The Black veterans throughout the 40s and 70s were discriminated against and put through more than they signed up for, and given less than promised. There are not only witnesses to this catastrophe but it is a written part of history that is buried in the guilt of ‘The Land of the Free’. Horrific experiences at the expense of white supremacy, as shown in the newspapers and interviews. A book by name of ‘Black No More’ by its author George S. Schuyler. Played on the idea, and made it a satire. The central premise of the novel is that an African American scientist develops a process that can change Black people into White people and that those who wish to broaden their sexual horizons, who have internalized white racism, or who are fed up with having fewer social and economic opportunities. Given that the South depends on Black labor through sharecropping, the economic significance of racial segregation in the South as a means of maintaining elite white economic and social status becomes increasingly clear as the country "whitens" (Wikipedia contributors, “Black No More”).

Schuyler has authored this read, exposing real bias and the mental, and emotional struggles and hardships around the 1930s. Racism is a deep seeded root of the history of not only the US but in Fairfax Virginia individually. The majority of the war's battles were fought in Fairfax; the Confederacy's capital was located there; and all around the Fairfax County line. The Black veterans who have served and was presently serving, who had risked there lives were not given what was rightfully theres. Such as Leslie R. Coats, the dairy farmer and Army reserve captian told Judge to discharge him because he couldn’t eat where he was told he orginially could. Though he wasn’t allowed to eat with his fellow government workers. It was told by the mouths of the Black veterans and was legally documented, of them being mistreated and lies that were spread by the media only entertained it. With things like the ‘Black Beast Rapist’ and ‘Unhinged Blacks’ held back rights and authoritarian titles that the Black veterans and serving soldiers were working so hard to obtain for themselves. Black women veterans suffered from not only racism and prejudice but sexism in a harshly male-dominated field. Yet, none of this stopped the greatness that was held for them in the future. Its important to recognize the past to understand how to move forward to the future.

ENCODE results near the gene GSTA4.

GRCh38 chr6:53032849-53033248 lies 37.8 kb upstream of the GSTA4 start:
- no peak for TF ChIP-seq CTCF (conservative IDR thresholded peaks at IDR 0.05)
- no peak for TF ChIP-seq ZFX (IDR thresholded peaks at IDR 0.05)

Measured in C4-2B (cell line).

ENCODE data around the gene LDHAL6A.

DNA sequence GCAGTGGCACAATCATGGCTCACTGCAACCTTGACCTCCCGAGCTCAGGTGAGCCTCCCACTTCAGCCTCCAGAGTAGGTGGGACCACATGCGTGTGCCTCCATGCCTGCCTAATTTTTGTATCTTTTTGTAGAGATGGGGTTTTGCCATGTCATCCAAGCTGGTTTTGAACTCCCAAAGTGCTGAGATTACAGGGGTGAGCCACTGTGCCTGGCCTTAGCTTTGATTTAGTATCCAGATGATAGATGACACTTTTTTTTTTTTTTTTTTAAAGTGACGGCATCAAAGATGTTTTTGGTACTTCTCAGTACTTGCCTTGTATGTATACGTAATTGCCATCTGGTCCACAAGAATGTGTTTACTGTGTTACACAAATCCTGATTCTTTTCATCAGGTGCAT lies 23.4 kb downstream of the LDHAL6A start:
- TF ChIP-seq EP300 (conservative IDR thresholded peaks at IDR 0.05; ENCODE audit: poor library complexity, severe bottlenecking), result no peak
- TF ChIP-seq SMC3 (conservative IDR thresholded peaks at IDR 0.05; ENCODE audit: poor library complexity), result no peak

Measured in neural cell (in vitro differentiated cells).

Ray Young

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